Application of Quantum Computers in Warfare Technology
You may have heard of quantum computers and have thought, “what is the difference between that and my computer?” In reality, quantum computers will be the revolutionary technology that can solve problems that were once thought to be unsolvable.
With the capacity of being 100 million times more powerful than normal computers, quantum computers can expedite and answer questions like vaccine development, chemical bonding, weather forecasting, financial modeling, and much more. In this article, we will examine the application of quantum computing specific to advancements in weaponry, both in offense and in defense.
Classical Computer vs Quantum Computer
A classical computer stores and computes operations using the information of bits, which are ones (on) and zeroes (off). A classical computer functions with the principle of classical physics, where there are exact measurable qualities to make calculations. However, a quantum computer operates using the information of qubits, or quantum bits, where they have 1, 0, and ones and zeroes that are existing simultaneously, with properties like overlapping (superposition), interfering, and intertwining (entanglement). A quantum computer defies logic and makes it millions of times more powerful than today’s most powerful computers.
To operate a quantum computer, we need to understand that what a qubit is. Qubits are like atoms, ions, photons, or electrons and their respective control devices are working together to act like a processor. In order for these atoms to compute, they are kept at near absolute zero, or 0 Kelvin, which is -460 Fahrenheit. The container, known as a dilution refrigerator, is made to be extremely cold so that the small processor can operate.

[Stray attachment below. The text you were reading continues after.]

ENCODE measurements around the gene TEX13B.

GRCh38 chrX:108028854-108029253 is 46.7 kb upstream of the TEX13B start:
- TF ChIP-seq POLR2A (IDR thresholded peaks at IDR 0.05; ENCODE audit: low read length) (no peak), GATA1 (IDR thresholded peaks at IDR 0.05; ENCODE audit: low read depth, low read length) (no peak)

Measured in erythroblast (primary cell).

The reason why it is so cold is because at extremely cold temperatures, atoms and molecules simply move around less. These atoms are calibrated in a specific voltage and frequency, meaning there is a designated position for each atom, and if there is a lot of energy, it will make the atoms more volatile for movement. So the lower the temperature, the less movement for the atoms, and less chance of atoms incorrectly flipping into different positions.
Advantages of a Quantum Computer
A quantum computer contains properties that a classical computer simply cannot contain. One of its properties is known as superposition. To explain Quantum Superposition, imagine spinning a penny. You may not know whether it is heads or tails, but once you stop spinning, you know if it is heads or tails.
Using this principle, we can find that qubits will spin as both zero and one simultaneously, but once you stop and determine the basic state, you will know if it is heads or tails. Whereas the classical computer can only calculate in logical sequence, the advantage of superposition is that it can process a vast number of calculations simultaneously rather than sequentially, thus optimizing the outcome and reducing a tremendous amount of time.
For Quantum Entanglement, think of a pair of gloves. If you find a right glove alone in your drawer, you can be certain the missing glove would fit your left hand. The two gloves could be described as entangled, as knowing something about one would tell you something important about the other. Likewise, subatomic particles like photons are inextricably linked in perfect unison, sharing the same quantum states, even if separated by great distances. As a result, measurements performed on one particle seem to be instantaneously influencing other particles entangled with it and the transfer of state takes place 100 million times faster than the speed of light.
The advantage of Quantum Entanglement is that entanglement allows multiple states to be acted on simultaneously, thus giving the quantum computer the ability to process complex programs exponentially quicker than a classical computer. Another advantage is the long-distance secure communications, as quantum states remain the same state over large distances. The principles of quantum superposition and entanglement is the essence of quantum computing, and this type of computing will be applied in every aspect of our lives in the future, including weaponry.
Application of Quantum computers in Warfare